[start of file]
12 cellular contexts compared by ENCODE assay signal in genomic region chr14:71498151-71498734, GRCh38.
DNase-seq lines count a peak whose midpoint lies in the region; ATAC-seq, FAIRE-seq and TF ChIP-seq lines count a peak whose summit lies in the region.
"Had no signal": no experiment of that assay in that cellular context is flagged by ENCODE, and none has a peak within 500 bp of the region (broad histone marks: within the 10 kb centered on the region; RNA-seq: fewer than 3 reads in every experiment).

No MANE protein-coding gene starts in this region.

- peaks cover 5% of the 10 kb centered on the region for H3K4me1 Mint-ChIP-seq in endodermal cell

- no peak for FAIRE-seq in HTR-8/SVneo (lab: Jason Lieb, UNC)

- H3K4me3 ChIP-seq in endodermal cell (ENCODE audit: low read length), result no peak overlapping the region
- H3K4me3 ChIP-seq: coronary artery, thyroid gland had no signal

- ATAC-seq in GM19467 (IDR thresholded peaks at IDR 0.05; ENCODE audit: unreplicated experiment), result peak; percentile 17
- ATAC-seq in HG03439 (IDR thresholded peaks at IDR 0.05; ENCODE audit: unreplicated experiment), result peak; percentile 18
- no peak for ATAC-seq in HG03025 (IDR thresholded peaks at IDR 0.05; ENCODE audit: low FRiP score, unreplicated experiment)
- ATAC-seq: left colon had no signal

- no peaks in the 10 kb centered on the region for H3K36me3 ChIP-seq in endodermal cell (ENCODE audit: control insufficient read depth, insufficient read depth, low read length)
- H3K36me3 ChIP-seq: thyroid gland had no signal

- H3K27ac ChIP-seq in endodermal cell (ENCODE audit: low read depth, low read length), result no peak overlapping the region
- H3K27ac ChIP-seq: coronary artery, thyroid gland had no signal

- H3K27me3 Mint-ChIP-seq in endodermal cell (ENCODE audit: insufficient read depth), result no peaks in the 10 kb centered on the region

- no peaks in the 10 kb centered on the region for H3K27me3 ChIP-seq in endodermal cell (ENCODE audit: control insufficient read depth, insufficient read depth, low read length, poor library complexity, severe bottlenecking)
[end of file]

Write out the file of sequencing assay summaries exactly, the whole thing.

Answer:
12 cellular contexts compared by ENCODE assay signal in genomic region chr14:71498151-71498734, GRCh38.
DNase-seq lines count a peak whose midpoint lies in the region; ATAC-seq, FAIRE-seq and TF ChIP-seq lines count a peak whose summit lies in the region.
"Had no signal": no experiment of that assay in that cellular context is flagged by ENCODE, and none has a peak within 500 bp of the region (broad histone marks: within the 10 kb centered on the region; RNA-seq: fewer than 3 reads in every experiment).

No MANE protein-coding gene starts in this region.

- peaks cover 5% of the 10 kb centered on the region for H3K4me1 Mint-ChIP-seq in endodermal cell

- no peak for FAIRE-seq in HTR-8/SVneo (lab: Jason Lieb, UNC)

- H3K4me3 ChIP-seq in endodermal cell (ENCODE audit: low read length), result no peak overlapping the region
- H3K4me3 ChIP-seq: coronary artery, thyroid gland had no signal

- ATAC-seq in GM19467 (IDR thresholded peaks at IDR 0.05; ENCODE audit: unreplicated experiment), result peak; percentile 17
- ATAC-seq in HG03439 (IDR thresholded peaks at IDR 0.05; ENCODE audit: unreplicated experiment), result peak; percentile 18
- no peak for ATAC-seq in HG03025 (IDR thresholded peaks at IDR 0.05; ENCODE audit: low FRiP score, unreplicated experiment)
- ATAC-seq: left colon had no signal

- no peaks in the 10 kb centered on the region for H3K36me3 ChIP-seq in endodermal cell (ENCODE audit: control insufficient read depth, insufficient read depth, low read length)
- H3K36me3 ChIP-seq: thyroid gland had no signal

- H3K27ac ChIP-seq in endodermal cell (ENCODE audit: low read depth, low read length), result no peak overlapping the region
- H3K27ac ChIP-seq: coronary artery, thyroid gland had no signal

- H3K27me3 Mint-ChIP-seq in endodermal cell (ENCODE audit: insufficient read depth), result no peaks in the 10 kb centered on the region

- no peaks in the 10 kb centered on the region for H3K27me3 ChIP-seq in endodermal cell (ENCODE audit: control insufficient read depth, insufficient read depth, low read length, poor library complexity, severe bottlenecking)